Wednesday, February 19, 2014

A gift of a day

I am so excited about this - I had to share it.  
My congregation is hosting a sabbath experience on March 8-9, and here is the email people receive when they register.

A Message from Lake Nokomis Presbyterian Church:
We're delighted you will be joining us to kick off your 24-hour Deep Breath!
This "retreat" experience begins at Lake Nokomis Presbyterian Church and moves into your own home.  One of the reasons we are hosting this event is to help people experience sabbath time in your own ordinary life, as opposed to some place far away from your ordinary life.  To that end, we hope that by registering you have blocked out the full time - 4 pm Saturday until 6 pm on Sunday - and that you guard this time as you would a retreat you've driven 3 hours away to attend.  In other words, don't schedule anything overlapping, and think about how you might "pack" for such an event.

Here are some questions to help you "pack":
1. Consider what you would like to "leave behind" when you begin this experience. 
  • Would you bring your work laptop or papers to correct to a sabbath retreat away?
  • What about your cell phone, facebook, or the laundry?  
  • Would you want to spend that time away doing your taxes, preparing for your mother's visit, or fretting about a coworker conflict?  
What would it feel like a huge relief to leave behind for 24 hours?

2. Consider what you would like to "bring" to this experience. 
  • What activities give you joy or bring you rest?  Knitting, napping, drawing or dreaming, reading, or relaxing in the bath?  What do you need to do in advance to be ready to follow your heart if the moment arises - a good book? Some new yarn? A puzzle?  "Bring" those things to your sabbath retreat.
  • Food is part of your day.  Would you love a day not to cook? What can you get or do in advance to allow that? Would you love the chance to linger in the kitchen and create a lavish meal? What can you get or do in advance to allow that?
  • Who in your life will be sharing this experience with you?  Children? Spouse?  Friends? How can this day be a different kind of day for you all?  If you are alone a lot, consider spending part of the day with someone whose company you enjoy.  If you're around people a lot, consider finding a pocket of time each person in your house can do something alone, or plan an hour when everyone is quiet together (this CAN work with kids! - we'll talk about how, if you'd like!).  If you will be with a partner and/or kids, what do you enjoy doing as a family that you don't often make time to do?  What can you look forward to together?
What would it feel like a huge gift to be able to bring into your experience?

3. When the bus leaves...

Finally, the Jewish Sabbath begins right at sundown - not by a time on a clock or by someone's to-do list or when everything is finished and everyone is ready for it.  When the sun drops below the horizon, the Sabbath has begun. What is done is done, what is undone remains undone.  The important thing is that everything gets set down, so that space may be opened up within us and between us, to be met by God just as we are.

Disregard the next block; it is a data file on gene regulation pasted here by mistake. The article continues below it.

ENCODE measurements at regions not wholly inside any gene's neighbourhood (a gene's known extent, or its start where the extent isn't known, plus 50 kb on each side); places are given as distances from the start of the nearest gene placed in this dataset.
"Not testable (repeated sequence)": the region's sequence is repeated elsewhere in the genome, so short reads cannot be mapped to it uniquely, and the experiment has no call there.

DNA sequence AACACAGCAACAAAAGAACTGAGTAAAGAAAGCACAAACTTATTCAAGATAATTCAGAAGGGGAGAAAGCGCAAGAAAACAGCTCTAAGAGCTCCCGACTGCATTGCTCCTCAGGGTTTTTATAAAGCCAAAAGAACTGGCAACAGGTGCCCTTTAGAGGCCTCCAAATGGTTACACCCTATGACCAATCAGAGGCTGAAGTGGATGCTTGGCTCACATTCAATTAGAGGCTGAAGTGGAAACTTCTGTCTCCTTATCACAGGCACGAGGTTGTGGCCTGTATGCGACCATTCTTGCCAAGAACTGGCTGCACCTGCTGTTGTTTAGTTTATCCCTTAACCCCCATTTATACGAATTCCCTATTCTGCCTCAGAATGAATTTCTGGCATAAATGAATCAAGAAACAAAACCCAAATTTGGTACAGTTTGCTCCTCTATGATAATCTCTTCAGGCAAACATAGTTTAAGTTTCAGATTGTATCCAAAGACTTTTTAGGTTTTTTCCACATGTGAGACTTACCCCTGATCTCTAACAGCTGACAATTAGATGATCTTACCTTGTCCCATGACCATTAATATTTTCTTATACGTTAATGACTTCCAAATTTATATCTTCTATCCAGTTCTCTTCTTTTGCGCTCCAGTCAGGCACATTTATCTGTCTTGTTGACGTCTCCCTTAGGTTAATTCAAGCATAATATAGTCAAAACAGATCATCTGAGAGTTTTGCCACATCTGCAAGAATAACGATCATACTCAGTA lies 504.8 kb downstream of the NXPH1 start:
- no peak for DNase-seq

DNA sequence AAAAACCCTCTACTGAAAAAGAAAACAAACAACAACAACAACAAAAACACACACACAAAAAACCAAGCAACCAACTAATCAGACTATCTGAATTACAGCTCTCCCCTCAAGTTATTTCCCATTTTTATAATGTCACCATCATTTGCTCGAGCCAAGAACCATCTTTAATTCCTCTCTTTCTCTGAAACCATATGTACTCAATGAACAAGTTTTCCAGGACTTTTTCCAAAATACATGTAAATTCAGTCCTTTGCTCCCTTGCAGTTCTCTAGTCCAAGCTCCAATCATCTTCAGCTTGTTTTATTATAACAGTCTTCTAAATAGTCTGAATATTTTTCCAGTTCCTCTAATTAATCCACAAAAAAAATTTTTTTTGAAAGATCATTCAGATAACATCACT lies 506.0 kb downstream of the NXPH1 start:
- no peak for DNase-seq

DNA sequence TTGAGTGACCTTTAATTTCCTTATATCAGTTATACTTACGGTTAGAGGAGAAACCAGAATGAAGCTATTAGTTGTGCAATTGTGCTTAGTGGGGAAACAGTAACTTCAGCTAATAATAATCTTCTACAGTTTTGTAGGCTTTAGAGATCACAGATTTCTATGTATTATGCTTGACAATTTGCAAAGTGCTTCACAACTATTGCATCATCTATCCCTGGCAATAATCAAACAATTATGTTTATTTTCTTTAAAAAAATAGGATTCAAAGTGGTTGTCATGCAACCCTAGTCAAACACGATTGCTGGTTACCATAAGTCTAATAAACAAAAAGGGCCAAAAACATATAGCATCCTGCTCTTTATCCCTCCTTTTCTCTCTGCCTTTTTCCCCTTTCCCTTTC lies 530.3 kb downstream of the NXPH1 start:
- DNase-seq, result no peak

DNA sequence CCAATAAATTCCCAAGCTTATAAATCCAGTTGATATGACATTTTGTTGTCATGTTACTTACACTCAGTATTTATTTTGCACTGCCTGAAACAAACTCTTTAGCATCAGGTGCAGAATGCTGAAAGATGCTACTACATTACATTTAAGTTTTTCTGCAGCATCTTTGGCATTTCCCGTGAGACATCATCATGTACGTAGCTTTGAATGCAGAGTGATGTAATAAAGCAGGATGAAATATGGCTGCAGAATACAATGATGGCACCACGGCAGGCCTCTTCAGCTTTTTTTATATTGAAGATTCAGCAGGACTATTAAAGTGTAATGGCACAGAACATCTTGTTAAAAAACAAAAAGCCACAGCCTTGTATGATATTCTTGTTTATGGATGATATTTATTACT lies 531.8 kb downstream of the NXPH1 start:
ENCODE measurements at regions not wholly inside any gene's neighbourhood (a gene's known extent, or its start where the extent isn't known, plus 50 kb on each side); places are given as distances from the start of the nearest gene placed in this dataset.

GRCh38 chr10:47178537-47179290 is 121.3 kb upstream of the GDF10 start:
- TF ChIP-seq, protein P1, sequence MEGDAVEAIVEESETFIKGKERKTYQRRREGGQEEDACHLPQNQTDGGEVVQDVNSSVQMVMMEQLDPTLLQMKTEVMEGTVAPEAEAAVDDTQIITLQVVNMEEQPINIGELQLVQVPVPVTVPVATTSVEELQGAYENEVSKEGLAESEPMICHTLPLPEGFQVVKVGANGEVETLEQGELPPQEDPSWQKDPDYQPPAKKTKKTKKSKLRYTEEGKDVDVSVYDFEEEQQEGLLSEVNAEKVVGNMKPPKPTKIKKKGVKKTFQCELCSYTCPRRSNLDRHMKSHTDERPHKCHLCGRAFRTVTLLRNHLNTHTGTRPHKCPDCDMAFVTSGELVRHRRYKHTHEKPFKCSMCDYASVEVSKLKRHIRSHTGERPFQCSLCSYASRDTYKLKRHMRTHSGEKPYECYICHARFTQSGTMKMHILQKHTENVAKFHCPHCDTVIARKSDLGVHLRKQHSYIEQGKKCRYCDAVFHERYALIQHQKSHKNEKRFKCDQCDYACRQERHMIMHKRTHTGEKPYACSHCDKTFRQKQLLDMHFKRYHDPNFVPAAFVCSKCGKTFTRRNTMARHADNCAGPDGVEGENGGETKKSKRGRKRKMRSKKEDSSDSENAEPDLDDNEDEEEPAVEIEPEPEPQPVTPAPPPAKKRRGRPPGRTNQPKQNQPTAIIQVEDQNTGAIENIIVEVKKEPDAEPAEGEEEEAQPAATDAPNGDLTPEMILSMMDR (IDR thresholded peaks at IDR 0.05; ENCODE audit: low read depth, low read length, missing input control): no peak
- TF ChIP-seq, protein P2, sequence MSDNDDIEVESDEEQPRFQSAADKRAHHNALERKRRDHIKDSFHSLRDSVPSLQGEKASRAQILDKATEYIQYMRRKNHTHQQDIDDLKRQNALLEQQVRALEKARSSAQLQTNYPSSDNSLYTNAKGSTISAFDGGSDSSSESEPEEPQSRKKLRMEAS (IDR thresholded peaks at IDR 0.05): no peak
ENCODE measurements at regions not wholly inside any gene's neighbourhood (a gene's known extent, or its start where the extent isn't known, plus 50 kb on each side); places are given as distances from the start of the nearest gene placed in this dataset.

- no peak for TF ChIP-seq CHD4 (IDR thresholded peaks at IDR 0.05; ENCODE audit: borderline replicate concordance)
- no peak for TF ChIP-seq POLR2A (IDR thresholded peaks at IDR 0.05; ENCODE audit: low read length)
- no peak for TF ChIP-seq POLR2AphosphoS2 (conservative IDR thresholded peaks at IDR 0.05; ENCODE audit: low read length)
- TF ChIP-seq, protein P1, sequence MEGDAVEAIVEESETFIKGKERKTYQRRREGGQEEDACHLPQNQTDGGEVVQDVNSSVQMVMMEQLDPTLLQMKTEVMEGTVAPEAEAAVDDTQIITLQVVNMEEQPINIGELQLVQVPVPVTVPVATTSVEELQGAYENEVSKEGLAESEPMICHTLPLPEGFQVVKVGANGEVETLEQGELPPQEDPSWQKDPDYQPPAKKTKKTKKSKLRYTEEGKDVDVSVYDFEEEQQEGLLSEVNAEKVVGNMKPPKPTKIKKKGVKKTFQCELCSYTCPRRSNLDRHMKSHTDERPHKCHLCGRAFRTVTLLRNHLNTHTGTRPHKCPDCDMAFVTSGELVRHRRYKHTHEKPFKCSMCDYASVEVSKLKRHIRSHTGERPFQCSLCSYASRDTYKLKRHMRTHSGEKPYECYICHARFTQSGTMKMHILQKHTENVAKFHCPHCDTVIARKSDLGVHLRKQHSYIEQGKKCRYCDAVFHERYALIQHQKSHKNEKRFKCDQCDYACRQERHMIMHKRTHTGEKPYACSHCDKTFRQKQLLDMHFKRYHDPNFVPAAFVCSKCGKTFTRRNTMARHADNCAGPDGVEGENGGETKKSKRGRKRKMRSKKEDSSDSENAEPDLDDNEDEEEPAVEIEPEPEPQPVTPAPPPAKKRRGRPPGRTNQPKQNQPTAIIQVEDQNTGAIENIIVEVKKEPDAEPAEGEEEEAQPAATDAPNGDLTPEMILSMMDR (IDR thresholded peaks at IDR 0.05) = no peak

It is a day for being, instead of doing.

This means - even if the retreat day arrives and you have done no preparing, do not worry.  Get on the bus anyway - this day will be a blessing to you.  It really will!

And even if you get to the day and discover that while you "intended" to participate, some super important things came up and you simply do not have time, all the more reason you should be there and keep to the boundaries of your day set apart. Get on the bus anyway - this day will be a blessing to you.  It REALLY WILL.

Finally, as the day comes to a close on Sunday evening, we will provide you with a closing blessing to mark your transition back to ordinary time.  We will also have an online portal for participants to share about their experience with each other for those of you who would enjoy this.

Please don't hesitate to contact us if you have questions as the event approaches.

Peace, and we look forward to our time together!

Rev. Kara Root 

You could be getting this message too!
If this sounds really good to you - you probably need to join us.  
Find out more and Register at


  1. This is awesome. Something I would do if I were the pastor at my church.

    1. Thanks, Tam.
      You could participate from afar, if you want. Even if you're on your own - it's nice to do it when you know others are also doing it - we can hold you in prayer for you sabbath time alongside us.
      If you're so inclined, here's how you might do it:
      Set aside the time for yourself (on the calendar).
      Read Barbara Brown Taylor's chapter "sabbath" in An Alter in the World, or another intro piece on Saturday night.
      Find a worshipful thing to do - even if it is sitting in silence with a candle and a piece of scripture for 15 minutes, and let yourself begin sabbath time.
      Then spend the next 24 hours paying attention. Listening to the voices around you and the longings within you. Sharing that time with God on purpose. (Noticing how restless you get and how hard it sometimes is to not do chores and work!) Do what occurs to you in the moment that would bring joy, instead of something you feel obligated to do.
      Then on Sunday night, you can end the time by reflecting on - what gifts do I bring from this time into my week? And end with a prayer of thanks.


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